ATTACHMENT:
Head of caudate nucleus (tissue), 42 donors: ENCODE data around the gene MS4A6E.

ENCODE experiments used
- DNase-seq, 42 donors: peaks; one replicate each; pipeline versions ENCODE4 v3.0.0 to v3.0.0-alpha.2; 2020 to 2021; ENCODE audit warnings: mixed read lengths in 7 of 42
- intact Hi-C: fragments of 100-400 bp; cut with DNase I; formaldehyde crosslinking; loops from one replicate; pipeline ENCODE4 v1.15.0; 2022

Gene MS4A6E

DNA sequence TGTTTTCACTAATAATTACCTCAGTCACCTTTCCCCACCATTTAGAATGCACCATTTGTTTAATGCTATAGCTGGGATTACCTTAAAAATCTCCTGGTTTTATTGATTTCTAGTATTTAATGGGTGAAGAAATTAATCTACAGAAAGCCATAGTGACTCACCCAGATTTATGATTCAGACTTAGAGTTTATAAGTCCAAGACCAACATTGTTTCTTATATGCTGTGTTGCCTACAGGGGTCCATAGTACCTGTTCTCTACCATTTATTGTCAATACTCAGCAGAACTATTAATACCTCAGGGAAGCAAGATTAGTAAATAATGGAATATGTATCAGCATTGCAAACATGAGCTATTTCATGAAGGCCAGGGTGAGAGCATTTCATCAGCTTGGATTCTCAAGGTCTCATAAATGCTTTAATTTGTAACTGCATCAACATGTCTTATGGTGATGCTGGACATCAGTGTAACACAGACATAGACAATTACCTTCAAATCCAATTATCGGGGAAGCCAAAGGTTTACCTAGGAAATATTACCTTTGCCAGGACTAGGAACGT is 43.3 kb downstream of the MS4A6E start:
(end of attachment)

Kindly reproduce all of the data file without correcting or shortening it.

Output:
Head of caudate nucleus (tissue), 42 donors: ENCODE data around the gene MS4A6E.

ENCODE experiments used
- DNase-seq, 42 donors: peaks; one replicate each; pipeline versions ENCODE4 v3.0.0 to v3.0.0-alpha.2; 2020 to 2021; ENCODE audit warnings: mixed read lengths in 7 of 42
- intact Hi-C: fragments of 100-400 bp; cut with DNase I; formaldehyde crosslinking; loops from one replicate; pipeline ENCODE4 v1.15.0; 2022

Gene MS4A6E

DNA sequence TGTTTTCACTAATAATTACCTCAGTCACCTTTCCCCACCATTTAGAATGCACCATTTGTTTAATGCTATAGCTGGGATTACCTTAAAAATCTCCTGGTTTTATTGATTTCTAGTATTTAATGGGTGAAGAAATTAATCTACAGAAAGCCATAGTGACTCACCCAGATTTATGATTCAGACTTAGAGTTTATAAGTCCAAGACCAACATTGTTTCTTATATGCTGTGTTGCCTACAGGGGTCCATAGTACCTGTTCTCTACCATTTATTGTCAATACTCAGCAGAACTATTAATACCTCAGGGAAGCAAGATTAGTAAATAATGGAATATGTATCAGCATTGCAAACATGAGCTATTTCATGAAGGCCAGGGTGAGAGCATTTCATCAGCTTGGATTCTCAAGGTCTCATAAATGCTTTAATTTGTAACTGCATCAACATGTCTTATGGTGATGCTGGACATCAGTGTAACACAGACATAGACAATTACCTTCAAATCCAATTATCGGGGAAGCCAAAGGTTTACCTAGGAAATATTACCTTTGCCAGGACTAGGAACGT is 43.3 kb downstream of the MS4A6E start: